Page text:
fibromuscular dysplasia support, education & advocacy
Fibromuscular dysplasia (FMD) is a complex disease that is most commonly seen in women, with systemic presentation that may include stenosis, aneurysm or dissection most commonly in the renal and carotid arteries, migraine-like headaches, dizziness, and tinnitus or a swooshing sound in the ears. Low bone density, joint laxity and degenerative disease in the spine also have been linked to the disease. FMD is considered a rare disease; however, it is also believed to be underdiagnosed.

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I Hate FMD by Heather Craven

There are times when I can’t remember what it was like before fibromuscular dysplasia invaded our lives. It’s only been a little over 18 months since Matt’s stroke and diagnosis, but some days it seems so much longer. If his FMD was a child it would now be a chubby toddler careening through the house and bringing joy. Instead it’s a disease sucking the life from Matt’s limbs and stealthily leaving a trail of heartache.

One of the frustrating aspects of FMD is that its victims often look completely healthy. If you don’t know Matt, or see him on a daily basis, you wouldn’t know that the basic acts of daily living leave him exhausted and in constant pain. Rarely will he express his physical symptoms and so it is easy to forget his limitations and expect life to be normal. His stroke left him with few obvious injuries. No limp, no paralysis. The tendency to forget his impairments and envision a normal life pace is one I fall into again and again, only to rub up against the wall of this damn disease and realize that there is no longer the possibility of normal.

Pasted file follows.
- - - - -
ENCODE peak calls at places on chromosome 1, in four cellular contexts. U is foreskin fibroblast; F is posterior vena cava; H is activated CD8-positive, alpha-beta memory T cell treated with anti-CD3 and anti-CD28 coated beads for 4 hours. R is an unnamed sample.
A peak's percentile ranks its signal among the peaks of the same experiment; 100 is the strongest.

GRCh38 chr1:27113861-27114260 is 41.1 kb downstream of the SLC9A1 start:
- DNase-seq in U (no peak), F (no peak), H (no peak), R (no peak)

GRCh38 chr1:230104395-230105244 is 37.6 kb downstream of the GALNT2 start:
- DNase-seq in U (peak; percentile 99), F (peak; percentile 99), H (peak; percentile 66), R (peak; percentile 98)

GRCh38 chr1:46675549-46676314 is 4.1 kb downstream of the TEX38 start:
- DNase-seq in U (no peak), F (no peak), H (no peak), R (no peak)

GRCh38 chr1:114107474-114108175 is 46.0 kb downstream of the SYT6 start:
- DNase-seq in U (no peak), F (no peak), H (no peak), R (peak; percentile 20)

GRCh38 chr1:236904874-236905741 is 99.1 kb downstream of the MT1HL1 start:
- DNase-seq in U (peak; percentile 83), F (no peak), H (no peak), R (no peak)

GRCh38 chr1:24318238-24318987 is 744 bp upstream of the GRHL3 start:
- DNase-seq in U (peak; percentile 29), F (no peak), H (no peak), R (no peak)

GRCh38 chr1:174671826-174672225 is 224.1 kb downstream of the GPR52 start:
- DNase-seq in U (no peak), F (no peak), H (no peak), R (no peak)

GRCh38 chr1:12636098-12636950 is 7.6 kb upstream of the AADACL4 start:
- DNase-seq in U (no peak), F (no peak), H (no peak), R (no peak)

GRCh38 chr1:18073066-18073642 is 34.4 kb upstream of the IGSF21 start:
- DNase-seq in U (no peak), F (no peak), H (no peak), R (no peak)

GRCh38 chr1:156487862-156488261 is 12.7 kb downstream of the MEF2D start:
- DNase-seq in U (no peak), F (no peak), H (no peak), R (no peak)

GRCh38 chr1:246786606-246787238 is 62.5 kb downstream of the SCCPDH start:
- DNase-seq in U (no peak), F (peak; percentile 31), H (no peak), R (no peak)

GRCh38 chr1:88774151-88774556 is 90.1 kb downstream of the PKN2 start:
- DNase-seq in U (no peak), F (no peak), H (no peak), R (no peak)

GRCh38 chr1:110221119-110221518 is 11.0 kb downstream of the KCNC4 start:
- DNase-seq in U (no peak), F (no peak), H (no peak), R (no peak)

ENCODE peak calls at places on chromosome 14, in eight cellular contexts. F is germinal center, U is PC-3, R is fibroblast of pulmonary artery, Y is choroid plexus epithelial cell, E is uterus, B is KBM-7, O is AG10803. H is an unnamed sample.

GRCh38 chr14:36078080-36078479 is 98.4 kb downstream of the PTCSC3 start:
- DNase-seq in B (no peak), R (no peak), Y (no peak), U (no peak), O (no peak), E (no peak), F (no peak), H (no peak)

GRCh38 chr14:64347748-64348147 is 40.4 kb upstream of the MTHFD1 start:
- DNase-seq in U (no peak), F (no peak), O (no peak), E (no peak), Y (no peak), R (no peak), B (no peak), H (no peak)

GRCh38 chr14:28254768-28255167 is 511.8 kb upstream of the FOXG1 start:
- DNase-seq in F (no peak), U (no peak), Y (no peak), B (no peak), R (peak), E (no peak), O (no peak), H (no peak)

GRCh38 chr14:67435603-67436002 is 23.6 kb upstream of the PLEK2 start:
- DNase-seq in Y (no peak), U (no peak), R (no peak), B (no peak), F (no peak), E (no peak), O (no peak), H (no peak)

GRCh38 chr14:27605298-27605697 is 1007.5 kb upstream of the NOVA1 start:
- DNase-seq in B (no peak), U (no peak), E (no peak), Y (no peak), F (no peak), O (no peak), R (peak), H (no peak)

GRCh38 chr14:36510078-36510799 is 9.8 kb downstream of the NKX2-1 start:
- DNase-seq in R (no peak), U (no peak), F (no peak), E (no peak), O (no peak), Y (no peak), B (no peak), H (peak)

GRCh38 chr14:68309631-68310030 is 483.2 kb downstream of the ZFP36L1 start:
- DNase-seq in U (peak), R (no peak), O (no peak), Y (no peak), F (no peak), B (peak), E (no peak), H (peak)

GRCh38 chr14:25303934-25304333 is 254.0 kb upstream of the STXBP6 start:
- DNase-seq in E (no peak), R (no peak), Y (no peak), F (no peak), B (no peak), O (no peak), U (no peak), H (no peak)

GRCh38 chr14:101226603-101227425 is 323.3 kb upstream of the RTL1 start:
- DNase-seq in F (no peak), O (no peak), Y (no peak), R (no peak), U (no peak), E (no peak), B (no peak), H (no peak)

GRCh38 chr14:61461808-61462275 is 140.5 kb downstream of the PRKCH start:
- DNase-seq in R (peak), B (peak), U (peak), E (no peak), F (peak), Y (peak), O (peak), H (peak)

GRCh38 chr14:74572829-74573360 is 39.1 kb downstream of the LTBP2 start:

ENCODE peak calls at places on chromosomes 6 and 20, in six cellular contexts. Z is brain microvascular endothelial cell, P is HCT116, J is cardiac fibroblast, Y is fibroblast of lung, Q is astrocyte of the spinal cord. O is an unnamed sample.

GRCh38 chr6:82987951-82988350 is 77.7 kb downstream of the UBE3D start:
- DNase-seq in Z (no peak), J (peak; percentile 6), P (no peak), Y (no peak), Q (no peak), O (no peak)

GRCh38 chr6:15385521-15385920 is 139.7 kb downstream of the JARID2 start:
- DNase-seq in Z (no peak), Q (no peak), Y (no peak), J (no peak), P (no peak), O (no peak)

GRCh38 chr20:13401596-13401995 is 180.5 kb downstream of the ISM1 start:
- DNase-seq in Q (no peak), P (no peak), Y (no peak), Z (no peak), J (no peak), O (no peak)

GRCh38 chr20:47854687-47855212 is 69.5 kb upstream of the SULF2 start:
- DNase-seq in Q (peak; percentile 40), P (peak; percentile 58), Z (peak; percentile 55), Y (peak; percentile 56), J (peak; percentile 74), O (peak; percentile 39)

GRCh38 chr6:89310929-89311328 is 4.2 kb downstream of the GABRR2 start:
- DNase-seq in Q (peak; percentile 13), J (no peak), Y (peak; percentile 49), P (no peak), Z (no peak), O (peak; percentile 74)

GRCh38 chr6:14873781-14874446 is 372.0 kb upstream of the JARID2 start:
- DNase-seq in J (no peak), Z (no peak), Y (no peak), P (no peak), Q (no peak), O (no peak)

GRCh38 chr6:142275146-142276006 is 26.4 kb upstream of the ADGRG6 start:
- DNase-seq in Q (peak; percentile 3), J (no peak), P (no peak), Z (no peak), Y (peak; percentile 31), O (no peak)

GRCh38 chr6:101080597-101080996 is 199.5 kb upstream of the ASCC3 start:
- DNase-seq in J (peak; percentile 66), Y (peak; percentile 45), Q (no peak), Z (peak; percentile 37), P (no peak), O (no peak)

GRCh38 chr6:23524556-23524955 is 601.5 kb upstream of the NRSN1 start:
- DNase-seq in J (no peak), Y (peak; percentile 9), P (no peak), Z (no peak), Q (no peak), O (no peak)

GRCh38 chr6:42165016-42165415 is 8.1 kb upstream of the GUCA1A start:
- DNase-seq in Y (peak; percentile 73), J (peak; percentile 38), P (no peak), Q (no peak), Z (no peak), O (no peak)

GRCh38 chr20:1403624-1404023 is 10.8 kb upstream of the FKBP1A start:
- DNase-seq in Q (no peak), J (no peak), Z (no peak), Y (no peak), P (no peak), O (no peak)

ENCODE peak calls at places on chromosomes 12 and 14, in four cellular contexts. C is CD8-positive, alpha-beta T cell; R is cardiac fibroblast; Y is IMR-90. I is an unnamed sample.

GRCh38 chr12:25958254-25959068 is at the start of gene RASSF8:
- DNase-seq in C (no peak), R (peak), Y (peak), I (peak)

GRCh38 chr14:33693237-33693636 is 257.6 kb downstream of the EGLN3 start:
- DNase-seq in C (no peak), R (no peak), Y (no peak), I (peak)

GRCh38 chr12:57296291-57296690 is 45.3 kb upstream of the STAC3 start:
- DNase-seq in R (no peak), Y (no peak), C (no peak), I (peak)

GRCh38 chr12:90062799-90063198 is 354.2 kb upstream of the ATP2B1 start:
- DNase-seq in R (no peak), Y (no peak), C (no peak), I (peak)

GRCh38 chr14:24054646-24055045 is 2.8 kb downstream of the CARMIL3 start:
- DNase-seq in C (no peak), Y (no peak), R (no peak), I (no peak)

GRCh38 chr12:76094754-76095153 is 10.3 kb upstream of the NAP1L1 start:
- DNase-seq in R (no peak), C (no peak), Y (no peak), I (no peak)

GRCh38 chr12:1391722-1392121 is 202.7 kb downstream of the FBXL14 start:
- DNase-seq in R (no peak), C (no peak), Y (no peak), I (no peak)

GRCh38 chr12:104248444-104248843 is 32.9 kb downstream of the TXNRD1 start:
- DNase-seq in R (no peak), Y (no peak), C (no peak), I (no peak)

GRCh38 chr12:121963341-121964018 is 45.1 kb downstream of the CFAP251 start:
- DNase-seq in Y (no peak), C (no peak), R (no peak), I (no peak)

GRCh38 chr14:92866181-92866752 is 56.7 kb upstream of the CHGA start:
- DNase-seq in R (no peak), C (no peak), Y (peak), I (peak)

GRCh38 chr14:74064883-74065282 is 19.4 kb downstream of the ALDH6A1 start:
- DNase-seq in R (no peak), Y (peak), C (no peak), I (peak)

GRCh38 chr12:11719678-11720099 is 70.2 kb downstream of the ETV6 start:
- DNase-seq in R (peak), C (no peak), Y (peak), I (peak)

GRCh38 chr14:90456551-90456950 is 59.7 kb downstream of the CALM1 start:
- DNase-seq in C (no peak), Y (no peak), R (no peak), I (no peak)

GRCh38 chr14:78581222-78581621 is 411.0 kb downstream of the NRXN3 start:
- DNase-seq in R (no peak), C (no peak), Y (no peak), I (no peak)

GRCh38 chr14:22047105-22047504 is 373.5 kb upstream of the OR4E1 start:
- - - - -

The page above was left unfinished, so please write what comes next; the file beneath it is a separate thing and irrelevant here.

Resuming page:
FMD also seems to have an ebb and a flow. There are the good days when Matt has enough energy to share with us all and there are the other days when simply getting out of bed seems to be a cruelty. Today is one of those days, except I didn’t realize this because there are no post-it notes or schedules to announce these days. I thought he was being a cranky bastard and so I was doing my typical freeze-out bitch tactic because I couldn’t understand his grumpiness. He finally confided in me that the constant pain is so exhausting. That he is so damn tired of hurting. That although he doesn’t walk around the house moaning, he wants to. And just like that the FMD swooped in, stole my breath and left me in a pile of humility. That’s the kicker with this disease, it leaves no prisoners.

FMD isn’t about me, but there are times I wish it was. I wish I could take days of Matt’s pain so he could ride his mountain bike and then go out with his friends. So he wouldn’t have to pick and choose his limited range of activities and try to leave some energy to spend time with the kids. So he wouldn’t have to wake up and face a day of pain only to lie awake at night because he still hurts. I hate this disease.

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